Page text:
Toxoplasma organisms are voided from infected animals in feces.
    Manure used as soil amendment and manure deposited by grazing animals in organic farming is a potent source of toxoplasma, as is any residual dirt on vegetables.
    Toxoplasma is only one of a myriad of organisms, good and bad, populating soils managed organically – the mantra of organic is “living soil” teeming with every sort of organism…including toxoplasma. It poses a deadly risk to unborn children.
    Toxoplasmsis was ranked by the Florida study as the #2 food borne cause of death! Women of child bearing age can be dangerously exposed to toxoplasma from raw vegetables and leafy greens or by indirect contact with organic soils.

  • Kate

    Can one be tested for this parasite?

  • jandrews

    Kate: Yes, there are blood tests that can screen for antibodies to Toxoplasma. Here’s some information on it: http://www.mayoclinic.com/health/toxoplasmosis/DS00510/DSECTION=tests-and-diagnosis

  • Michael Bulger

    Toxoplasma was ranked #2 in this study in association with pork. Beef and toxoplasma ranked #8. Vegetables and leafy greens (produce) and toxoplasma did not rank in the top ten. Soil-borne toxoplasma was not studied.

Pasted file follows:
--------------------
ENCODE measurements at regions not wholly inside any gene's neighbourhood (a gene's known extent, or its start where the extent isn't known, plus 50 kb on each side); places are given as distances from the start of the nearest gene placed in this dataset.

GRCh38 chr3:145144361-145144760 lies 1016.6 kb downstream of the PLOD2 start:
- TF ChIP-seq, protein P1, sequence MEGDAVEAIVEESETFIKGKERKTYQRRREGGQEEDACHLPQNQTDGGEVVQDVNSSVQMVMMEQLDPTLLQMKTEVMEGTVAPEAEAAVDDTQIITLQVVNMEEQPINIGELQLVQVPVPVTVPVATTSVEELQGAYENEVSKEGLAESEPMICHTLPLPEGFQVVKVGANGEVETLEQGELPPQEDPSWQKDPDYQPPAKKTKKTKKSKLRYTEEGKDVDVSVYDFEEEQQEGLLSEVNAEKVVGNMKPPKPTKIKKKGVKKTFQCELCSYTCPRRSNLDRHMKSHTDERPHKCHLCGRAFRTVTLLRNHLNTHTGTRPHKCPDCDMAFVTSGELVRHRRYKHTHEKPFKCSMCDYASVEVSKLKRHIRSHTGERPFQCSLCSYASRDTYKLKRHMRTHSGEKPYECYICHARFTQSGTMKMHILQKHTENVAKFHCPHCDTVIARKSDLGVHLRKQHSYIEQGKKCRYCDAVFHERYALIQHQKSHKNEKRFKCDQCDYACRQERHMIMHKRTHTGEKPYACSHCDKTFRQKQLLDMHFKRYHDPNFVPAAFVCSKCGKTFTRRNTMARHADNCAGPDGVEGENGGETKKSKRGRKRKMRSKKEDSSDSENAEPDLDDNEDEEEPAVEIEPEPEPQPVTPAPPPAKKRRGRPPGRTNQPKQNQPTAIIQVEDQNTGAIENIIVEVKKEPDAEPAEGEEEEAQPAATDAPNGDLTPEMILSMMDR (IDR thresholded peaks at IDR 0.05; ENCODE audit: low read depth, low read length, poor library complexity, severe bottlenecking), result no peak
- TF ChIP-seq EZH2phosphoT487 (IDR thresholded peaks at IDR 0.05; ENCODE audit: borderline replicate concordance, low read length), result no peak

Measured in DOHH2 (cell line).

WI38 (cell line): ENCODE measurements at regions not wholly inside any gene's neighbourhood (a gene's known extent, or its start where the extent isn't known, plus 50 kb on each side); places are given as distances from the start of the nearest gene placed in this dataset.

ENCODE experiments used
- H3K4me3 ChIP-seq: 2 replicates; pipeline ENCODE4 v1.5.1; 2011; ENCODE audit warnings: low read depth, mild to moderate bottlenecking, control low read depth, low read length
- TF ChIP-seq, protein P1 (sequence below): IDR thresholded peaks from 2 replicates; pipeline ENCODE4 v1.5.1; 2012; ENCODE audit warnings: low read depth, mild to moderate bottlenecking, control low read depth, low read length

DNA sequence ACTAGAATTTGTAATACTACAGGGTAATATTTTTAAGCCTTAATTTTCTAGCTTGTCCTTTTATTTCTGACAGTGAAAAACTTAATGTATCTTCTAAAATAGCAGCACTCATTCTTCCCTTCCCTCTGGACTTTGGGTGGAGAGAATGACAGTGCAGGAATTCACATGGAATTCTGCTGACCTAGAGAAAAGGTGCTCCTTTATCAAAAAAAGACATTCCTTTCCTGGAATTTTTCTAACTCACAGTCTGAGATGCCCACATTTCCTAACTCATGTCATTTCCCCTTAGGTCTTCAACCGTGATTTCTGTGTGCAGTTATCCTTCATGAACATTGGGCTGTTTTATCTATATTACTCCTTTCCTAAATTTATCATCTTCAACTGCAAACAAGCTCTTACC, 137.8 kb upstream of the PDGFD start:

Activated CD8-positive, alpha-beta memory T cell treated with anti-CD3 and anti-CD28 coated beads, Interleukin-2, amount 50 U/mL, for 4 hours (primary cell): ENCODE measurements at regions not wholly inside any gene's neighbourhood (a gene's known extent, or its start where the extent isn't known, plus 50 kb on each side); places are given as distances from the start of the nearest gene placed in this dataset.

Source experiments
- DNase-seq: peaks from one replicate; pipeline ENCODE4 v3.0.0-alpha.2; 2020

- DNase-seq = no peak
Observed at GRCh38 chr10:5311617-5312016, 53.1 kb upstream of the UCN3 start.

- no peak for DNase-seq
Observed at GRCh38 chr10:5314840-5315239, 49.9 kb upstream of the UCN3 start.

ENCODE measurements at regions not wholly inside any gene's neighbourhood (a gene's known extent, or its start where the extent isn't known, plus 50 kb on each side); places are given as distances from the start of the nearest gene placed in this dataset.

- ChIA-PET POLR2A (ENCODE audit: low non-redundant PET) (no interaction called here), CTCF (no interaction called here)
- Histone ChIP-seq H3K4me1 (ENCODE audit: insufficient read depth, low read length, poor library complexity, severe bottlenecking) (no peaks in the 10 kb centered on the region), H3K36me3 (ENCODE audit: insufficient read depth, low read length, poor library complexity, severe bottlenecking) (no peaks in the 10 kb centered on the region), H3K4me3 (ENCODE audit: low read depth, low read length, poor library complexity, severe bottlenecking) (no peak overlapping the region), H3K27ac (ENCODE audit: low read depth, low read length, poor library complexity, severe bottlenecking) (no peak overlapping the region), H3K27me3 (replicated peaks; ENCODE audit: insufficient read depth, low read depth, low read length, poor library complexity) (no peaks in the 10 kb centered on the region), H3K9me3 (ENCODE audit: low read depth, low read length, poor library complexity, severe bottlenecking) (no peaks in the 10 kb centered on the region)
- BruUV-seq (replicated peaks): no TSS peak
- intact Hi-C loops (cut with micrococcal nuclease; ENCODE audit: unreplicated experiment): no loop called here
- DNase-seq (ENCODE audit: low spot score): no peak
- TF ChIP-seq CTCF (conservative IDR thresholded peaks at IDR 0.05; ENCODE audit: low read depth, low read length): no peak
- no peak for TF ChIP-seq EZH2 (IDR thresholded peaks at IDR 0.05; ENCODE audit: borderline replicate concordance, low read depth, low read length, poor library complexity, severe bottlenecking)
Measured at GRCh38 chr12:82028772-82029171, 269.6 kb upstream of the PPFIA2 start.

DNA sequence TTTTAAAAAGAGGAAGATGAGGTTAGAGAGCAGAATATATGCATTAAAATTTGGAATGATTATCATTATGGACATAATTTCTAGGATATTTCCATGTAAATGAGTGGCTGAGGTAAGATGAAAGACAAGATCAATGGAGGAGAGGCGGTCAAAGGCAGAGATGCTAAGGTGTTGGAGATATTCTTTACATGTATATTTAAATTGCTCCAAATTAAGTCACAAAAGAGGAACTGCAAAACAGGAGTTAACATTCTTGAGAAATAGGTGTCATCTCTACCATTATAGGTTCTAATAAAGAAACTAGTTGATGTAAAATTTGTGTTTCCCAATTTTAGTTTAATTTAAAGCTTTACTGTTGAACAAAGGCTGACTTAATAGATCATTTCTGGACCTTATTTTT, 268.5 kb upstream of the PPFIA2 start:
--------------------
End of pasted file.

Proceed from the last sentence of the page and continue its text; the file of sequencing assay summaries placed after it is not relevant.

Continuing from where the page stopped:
The experts estimated that toxoplasma transmitted via produce accounts for approx. 7% of toxoplasmosis cases. How many of these come from Organic produce and how many from conventional? They did not offer any estimates.
    Whatever the numbers are, they are too high. One illness is too many. This is one of the reasons the National Organic Program has controls that are designed to prevent pathogens from transferring to edible crops. In the case of compost, Organic standards require that the compost reach an internal temperature high enough, and for a long enough time, to kill human pathogens.
    I came across a study which asserted that toxoplasma might survive in soil longer than the 90-120 day period that the NOSB mandates between raw manure application and harvesting. But…Here’s the kicker:
    Conventional farmers also use lots of manure, and they lack the regulatory oversight for food safety that organic farmers are required to obtain.
    So certainly, a serious look has to be taken as to whether or not raw manure is contaminating produce in the field. However, it would be a grave mistake to overlook conventional agriculture and focus on organic. At least in theory, the 90-120 day period would make organic produce a safer bet than unregulated conventional produce.

  • James Andrews

    Kate: Yes, there are blood tests that can screen for antibodies to Toxoplasma. Here’s some information on it: http://www.mayoclinic.com/health/toxoplasmosis/DS00510/DSECTION=tests-and-diagnosis